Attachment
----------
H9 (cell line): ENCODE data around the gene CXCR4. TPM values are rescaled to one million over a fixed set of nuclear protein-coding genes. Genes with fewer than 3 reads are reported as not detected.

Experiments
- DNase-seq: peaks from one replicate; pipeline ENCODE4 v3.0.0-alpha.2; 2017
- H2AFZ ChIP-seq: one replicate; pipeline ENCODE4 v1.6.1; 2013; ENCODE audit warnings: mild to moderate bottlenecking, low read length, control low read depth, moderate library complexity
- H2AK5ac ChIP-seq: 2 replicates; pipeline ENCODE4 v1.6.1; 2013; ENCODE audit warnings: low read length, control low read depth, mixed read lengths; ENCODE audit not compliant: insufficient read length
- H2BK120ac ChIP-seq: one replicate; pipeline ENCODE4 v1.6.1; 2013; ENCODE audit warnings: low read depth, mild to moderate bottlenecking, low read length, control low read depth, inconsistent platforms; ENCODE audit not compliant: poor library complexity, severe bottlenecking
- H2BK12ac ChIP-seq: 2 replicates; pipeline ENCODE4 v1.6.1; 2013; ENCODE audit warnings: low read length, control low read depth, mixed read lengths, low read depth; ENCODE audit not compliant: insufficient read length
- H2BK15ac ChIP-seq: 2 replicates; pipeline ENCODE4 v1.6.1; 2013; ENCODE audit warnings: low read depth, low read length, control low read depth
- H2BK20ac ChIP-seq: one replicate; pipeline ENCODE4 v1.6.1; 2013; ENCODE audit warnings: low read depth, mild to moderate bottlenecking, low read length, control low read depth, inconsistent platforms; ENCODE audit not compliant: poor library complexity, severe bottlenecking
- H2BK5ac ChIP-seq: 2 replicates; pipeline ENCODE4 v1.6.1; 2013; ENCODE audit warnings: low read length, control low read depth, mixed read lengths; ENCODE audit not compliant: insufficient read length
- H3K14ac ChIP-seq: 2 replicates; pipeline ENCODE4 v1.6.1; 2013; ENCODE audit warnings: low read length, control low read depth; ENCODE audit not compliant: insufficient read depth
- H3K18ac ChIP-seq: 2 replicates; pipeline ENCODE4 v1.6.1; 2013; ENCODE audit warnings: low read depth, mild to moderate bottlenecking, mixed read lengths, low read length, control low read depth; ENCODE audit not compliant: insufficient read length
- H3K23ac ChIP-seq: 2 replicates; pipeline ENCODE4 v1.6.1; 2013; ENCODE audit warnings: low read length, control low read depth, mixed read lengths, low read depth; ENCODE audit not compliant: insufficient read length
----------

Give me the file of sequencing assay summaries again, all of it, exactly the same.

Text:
H9 (cell line): ENCODE data around the gene CXCR4. TPM values are rescaled to one million over a fixed set of nuclear protein-coding genes. Genes with fewer than 3 reads are reported as not detected.

Experiments
- DNase-seq: peaks from one replicate; pipeline ENCODE4 v3.0.0-alpha.2; 2017
- H2AFZ ChIP-seq: one replicate; pipeline ENCODE4 v1.6.1; 2013; ENCODE audit warnings: mild to moderate bottlenecking, low read length, control low read depth, moderate library complexity
- H2AK5ac ChIP-seq: 2 replicates; pipeline ENCODE4 v1.6.1; 2013; ENCODE audit warnings: low read length, control low read depth, mixed read lengths; ENCODE audit not compliant: insufficient read length
- H2BK120ac ChIP-seq: one replicate; pipeline ENCODE4 v1.6.1; 2013; ENCODE audit warnings: low read depth, mild to moderate bottlenecking, low read length, control low read depth, inconsistent platforms; ENCODE audit not compliant: poor library complexity, severe bottlenecking
- H2BK12ac ChIP-seq: 2 replicates; pipeline ENCODE4 v1.6.1; 2013; ENCODE audit warnings: low read length, control low read depth, mixed read lengths, low read depth; ENCODE audit not compliant: insufficient read length
- H2BK15ac ChIP-seq: 2 replicates; pipeline ENCODE4 v1.6.1; 2013; ENCODE audit warnings: low read depth, low read length, control low read depth
- H2BK20ac ChIP-seq: one replicate; pipeline ENCODE4 v1.6.1; 2013; ENCODE audit warnings: low read depth, mild to moderate bottlenecking, low read length, control low read depth, inconsistent platforms; ENCODE audit not compliant: poor library complexity, severe bottlenecking
- H2BK5ac ChIP-seq: 2 replicates; pipeline ENCODE4 v1.6.1; 2013; ENCODE audit warnings: low read length, control low read depth, mixed read lengths; ENCODE audit not compliant: insufficient read length
- H3K14ac ChIP-seq: 2 replicates; pipeline ENCODE4 v1.6.1; 2013; ENCODE audit warnings: low read length, control low read depth; ENCODE audit not compliant: insufficient read depth
- H3K18ac ChIP-seq: 2 replicates; pipeline ENCODE4 v1.6.1; 2013; ENCODE audit warnings: low read depth, mild to moderate bottlenecking, mixed read lengths, low read length, control low read depth; ENCODE audit not compliant: insufficient read length
- H3K23ac ChIP-seq: 2 replicates; pipeline ENCODE4 v1.6.1; 2013; ENCODE audit warnings: low read length, control low read depth, mixed read lengths, low read depth; ENCODE audit not compliant: insufficient read length